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Killing inequality (2)

By News Express on 02/10/2017

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Some countries have found ways to reduce inequality without a catastrophe. Giant corporations also play massive roles in advanced democracies. In these countries, the military and the police are constrained by various institutions, and politicians must maintain popular support to stay in power. But it is one thing for citizens to have the right to boot out a corrupt administration and quite another for them to exercise that right. The U.S. tax system has plenty of loopholes that benefit the wealthiest 0.1 percent of Americans, but the other 99.9 percent, through their choices at the ballot box, have effectively allowed those privileges to persist.

Recognising this oddity, Scheidel suggests that voters act against their own interests because of the power of elites. And so inequality keeps rising—until, that is, a shock sends it back down.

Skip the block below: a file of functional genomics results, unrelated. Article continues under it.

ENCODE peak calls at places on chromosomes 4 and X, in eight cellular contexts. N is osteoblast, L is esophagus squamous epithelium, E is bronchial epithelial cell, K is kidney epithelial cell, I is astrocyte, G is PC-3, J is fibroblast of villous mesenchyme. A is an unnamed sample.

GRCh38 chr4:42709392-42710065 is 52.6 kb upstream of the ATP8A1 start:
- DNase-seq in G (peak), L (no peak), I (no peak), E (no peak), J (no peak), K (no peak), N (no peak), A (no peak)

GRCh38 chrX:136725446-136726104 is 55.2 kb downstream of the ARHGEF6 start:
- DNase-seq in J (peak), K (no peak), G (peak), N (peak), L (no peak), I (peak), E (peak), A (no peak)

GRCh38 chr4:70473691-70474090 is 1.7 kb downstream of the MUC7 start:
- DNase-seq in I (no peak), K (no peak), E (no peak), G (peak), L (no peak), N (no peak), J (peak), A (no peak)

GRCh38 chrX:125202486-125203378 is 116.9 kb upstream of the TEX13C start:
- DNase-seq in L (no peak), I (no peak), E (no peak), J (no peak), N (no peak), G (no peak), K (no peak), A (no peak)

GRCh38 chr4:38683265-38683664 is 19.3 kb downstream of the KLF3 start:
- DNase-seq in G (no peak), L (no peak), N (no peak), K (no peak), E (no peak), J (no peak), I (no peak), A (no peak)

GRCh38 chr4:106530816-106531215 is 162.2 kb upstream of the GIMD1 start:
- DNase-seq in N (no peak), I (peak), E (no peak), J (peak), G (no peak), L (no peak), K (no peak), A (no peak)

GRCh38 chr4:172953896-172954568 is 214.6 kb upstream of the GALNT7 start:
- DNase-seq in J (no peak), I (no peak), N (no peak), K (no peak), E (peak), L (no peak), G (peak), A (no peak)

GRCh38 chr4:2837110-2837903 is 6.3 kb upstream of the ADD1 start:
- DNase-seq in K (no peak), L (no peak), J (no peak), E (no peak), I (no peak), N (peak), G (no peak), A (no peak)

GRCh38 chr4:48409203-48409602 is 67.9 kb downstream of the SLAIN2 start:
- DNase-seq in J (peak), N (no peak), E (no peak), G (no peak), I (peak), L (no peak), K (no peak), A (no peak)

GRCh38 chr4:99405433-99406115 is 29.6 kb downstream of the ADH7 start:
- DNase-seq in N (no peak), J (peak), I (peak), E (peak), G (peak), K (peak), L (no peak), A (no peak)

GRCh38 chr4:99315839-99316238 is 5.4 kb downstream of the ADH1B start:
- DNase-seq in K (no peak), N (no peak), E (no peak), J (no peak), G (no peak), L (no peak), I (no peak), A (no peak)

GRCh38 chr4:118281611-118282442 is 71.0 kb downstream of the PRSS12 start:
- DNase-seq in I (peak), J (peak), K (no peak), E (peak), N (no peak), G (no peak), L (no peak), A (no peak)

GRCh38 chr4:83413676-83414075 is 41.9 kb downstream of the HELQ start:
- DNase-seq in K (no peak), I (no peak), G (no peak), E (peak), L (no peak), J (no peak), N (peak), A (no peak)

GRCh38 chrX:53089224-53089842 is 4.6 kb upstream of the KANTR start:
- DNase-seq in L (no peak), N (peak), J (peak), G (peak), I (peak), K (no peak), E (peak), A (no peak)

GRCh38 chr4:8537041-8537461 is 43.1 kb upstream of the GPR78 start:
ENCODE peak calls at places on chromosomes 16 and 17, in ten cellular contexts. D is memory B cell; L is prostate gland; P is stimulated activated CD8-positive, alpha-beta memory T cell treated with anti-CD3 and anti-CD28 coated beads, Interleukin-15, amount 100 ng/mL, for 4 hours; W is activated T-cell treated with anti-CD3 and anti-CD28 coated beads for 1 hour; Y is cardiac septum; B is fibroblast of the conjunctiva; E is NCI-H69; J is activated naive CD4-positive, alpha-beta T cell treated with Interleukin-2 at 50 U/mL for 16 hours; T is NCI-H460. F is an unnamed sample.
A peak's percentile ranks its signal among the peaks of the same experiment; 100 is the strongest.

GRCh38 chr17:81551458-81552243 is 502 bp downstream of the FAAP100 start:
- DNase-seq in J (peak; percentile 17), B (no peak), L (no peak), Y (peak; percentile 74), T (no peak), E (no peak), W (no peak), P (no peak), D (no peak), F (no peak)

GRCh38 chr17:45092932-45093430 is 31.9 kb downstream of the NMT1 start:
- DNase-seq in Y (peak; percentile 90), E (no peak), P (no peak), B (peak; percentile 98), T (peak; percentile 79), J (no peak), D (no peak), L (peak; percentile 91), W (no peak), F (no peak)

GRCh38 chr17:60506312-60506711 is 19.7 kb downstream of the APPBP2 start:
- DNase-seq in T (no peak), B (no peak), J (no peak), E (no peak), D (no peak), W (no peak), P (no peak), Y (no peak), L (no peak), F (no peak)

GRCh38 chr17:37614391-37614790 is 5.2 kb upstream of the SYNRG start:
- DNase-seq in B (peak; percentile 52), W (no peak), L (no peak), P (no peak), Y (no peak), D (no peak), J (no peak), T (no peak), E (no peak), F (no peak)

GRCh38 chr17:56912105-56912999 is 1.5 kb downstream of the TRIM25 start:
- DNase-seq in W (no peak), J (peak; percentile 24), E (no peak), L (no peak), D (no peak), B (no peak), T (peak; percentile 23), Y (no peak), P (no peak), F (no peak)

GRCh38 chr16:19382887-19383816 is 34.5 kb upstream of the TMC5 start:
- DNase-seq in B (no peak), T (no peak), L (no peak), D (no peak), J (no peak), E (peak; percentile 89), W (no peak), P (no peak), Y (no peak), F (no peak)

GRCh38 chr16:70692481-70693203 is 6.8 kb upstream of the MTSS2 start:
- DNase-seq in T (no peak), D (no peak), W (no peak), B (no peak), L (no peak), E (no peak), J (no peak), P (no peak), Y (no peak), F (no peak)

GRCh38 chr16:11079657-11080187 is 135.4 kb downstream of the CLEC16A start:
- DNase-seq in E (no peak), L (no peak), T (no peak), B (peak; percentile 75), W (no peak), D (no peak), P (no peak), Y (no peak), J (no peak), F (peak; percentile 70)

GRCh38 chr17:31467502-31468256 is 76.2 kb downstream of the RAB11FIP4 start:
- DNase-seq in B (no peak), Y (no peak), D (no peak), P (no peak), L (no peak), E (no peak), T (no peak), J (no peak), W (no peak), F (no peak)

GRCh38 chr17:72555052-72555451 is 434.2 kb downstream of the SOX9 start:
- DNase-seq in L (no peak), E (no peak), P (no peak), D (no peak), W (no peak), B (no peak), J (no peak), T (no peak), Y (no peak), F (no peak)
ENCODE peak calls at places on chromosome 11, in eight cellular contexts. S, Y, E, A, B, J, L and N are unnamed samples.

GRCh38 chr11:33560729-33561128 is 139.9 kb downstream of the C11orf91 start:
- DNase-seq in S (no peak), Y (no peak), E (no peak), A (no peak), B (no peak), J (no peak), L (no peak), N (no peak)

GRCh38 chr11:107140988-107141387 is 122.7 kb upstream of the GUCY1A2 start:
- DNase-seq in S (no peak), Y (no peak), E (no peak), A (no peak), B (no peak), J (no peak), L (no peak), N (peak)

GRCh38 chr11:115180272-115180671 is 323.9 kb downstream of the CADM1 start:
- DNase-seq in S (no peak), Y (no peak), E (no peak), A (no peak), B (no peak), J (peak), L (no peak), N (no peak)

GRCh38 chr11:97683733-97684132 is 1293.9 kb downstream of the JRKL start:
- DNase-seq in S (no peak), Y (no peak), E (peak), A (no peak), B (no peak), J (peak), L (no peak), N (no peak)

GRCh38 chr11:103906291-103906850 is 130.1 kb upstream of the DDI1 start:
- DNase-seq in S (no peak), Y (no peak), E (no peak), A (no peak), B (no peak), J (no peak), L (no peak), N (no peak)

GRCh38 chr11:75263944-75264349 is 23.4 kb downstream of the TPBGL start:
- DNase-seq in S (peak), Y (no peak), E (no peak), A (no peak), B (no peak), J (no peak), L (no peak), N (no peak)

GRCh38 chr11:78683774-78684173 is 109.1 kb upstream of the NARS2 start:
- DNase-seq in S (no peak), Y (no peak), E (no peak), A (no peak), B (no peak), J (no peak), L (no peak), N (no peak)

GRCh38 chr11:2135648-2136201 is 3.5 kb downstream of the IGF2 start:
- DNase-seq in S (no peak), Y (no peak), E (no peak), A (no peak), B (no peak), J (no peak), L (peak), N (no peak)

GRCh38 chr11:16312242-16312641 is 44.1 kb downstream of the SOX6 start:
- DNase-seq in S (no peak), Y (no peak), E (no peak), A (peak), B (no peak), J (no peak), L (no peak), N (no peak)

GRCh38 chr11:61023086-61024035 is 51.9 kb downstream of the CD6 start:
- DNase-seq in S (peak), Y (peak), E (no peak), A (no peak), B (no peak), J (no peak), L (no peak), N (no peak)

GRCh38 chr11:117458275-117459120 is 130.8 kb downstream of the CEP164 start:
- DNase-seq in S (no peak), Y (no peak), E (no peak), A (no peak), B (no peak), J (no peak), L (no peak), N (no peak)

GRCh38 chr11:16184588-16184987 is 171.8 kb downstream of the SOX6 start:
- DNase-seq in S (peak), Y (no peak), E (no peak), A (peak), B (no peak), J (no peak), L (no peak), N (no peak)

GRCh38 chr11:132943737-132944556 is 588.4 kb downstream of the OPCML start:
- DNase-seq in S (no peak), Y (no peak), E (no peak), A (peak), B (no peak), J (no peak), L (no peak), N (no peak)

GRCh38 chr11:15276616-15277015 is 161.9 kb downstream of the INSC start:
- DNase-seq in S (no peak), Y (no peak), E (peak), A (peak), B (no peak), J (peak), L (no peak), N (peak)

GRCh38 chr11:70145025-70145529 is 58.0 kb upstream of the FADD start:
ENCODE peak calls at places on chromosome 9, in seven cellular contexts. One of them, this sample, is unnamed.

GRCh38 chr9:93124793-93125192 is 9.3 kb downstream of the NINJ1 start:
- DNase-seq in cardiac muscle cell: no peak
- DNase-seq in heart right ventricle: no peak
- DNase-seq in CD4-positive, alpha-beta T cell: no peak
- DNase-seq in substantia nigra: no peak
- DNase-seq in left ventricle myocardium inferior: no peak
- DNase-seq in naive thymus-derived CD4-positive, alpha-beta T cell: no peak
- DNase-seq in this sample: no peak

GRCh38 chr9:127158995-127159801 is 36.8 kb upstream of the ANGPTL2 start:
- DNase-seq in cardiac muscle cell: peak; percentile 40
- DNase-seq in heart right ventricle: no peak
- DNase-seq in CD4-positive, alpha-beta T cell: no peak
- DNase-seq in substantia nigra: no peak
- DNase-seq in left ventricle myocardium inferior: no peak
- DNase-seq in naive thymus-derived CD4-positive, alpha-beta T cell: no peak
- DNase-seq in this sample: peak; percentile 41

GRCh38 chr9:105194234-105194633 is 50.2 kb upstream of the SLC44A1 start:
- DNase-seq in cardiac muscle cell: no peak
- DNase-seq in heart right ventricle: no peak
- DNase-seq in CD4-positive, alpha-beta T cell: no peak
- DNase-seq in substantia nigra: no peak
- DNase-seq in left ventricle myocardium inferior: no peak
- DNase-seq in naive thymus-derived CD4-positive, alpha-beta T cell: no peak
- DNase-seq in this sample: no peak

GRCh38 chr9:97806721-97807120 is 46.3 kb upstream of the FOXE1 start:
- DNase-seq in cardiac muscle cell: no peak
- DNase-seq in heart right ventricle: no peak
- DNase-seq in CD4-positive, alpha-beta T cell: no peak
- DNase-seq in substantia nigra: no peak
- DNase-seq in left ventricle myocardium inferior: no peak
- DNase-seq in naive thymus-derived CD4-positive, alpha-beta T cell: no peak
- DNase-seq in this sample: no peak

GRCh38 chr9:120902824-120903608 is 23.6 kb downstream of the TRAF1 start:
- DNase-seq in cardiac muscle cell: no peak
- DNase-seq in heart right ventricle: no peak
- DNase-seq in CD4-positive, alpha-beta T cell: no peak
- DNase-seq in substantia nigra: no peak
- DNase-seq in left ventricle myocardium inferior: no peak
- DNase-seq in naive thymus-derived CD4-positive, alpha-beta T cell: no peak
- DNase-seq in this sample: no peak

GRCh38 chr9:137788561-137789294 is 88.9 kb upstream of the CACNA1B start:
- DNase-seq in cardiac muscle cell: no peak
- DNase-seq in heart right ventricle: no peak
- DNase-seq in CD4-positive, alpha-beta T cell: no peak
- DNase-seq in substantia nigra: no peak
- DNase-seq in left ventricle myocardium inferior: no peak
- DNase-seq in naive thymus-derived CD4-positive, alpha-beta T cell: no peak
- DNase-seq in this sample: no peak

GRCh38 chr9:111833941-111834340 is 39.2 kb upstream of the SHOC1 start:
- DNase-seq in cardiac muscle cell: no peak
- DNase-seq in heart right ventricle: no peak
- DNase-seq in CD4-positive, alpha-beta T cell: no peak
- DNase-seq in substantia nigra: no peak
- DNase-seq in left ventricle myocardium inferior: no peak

World War II reduced inequality mainly by obliterating assets that belonged disproportionately to the rich, such as factories and offices. As Scheidel notes, a quarter of Japan’s physical capital was wiped out during the war, including four-fifths of all its merchant ships and up to one-half of its chemical plants. Even though France was on the winning side, two-thirds of its capital stock evaporated. The war also depressed financial assets such as stocks and bonds, and it devalued surviving rental properties almost everywhere. In victorious and defeated countries alike, the rich lost a greater share of their wealth than did the rest of the population.

But it wasn’t just destruction that lowered inequality; progressive taxes, which governments levied to fund the war effort, also helped. In the United States, for example, the top income tax rate reached 94 percent during the war, and the top estate tax rate climbed to 77 percent. As a result, the net income of the top one percent of earners fell by one-quarter, even as low-end wages rose.